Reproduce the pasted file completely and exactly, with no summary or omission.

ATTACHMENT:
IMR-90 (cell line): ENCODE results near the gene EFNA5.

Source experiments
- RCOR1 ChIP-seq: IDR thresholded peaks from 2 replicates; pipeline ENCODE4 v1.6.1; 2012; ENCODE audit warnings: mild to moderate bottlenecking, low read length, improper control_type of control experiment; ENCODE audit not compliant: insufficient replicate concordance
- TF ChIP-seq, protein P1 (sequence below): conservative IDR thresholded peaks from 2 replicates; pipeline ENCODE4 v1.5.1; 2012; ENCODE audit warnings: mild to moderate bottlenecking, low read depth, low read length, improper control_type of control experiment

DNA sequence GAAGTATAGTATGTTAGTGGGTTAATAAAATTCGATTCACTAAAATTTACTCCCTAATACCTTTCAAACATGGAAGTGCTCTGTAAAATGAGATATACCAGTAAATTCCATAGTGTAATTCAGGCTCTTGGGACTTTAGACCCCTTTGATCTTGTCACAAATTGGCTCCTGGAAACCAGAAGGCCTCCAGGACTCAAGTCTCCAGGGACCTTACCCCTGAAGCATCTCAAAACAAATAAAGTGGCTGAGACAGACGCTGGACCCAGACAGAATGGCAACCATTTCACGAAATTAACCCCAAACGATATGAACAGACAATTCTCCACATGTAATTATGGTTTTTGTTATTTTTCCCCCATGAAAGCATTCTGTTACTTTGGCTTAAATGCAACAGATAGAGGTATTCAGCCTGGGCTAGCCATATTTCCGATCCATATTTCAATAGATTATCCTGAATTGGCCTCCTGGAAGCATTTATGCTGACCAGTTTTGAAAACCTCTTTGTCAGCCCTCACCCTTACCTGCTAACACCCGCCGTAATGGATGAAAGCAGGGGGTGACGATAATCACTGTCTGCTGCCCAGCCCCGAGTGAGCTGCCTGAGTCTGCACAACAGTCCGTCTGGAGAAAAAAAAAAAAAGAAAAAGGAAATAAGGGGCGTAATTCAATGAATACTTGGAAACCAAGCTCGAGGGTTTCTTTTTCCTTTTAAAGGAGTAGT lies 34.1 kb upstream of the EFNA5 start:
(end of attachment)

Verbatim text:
IMR-90 (cell line): ENCODE results near the gene EFNA5.

Source experiments
- RCOR1 ChIP-seq: IDR thresholded peaks from 2 replicates; pipeline ENCODE4 v1.6.1; 2012; ENCODE audit warnings: mild to moderate bottlenecking, low read length, improper control_type of control experiment; ENCODE audit not compliant: insufficient replicate concordance
- TF ChIP-seq, protein P1 (sequence below): conservative IDR thresholded peaks from 2 replicates; pipeline ENCODE4 v1.5.1; 2012; ENCODE audit warnings: mild to moderate bottlenecking, low read depth, low read length, improper control_type of control experiment

DNA sequence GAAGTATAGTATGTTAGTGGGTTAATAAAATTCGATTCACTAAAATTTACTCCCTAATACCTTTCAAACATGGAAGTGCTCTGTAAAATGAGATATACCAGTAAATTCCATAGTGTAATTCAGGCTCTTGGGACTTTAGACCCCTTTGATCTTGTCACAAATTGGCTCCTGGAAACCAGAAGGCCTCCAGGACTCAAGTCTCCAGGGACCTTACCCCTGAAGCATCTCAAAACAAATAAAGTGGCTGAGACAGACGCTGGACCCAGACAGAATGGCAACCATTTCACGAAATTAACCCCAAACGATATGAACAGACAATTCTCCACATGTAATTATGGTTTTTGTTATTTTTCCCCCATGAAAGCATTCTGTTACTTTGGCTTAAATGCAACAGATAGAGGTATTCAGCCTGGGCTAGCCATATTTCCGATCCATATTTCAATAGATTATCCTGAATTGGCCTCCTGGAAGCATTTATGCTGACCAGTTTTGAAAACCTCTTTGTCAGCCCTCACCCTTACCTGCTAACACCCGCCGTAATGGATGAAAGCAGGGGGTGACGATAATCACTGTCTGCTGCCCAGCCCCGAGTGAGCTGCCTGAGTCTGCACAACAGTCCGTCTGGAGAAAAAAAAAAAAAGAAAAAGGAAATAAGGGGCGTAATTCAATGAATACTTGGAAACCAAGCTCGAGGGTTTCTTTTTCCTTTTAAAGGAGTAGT lies 34.1 kb upstream of the EFNA5 start: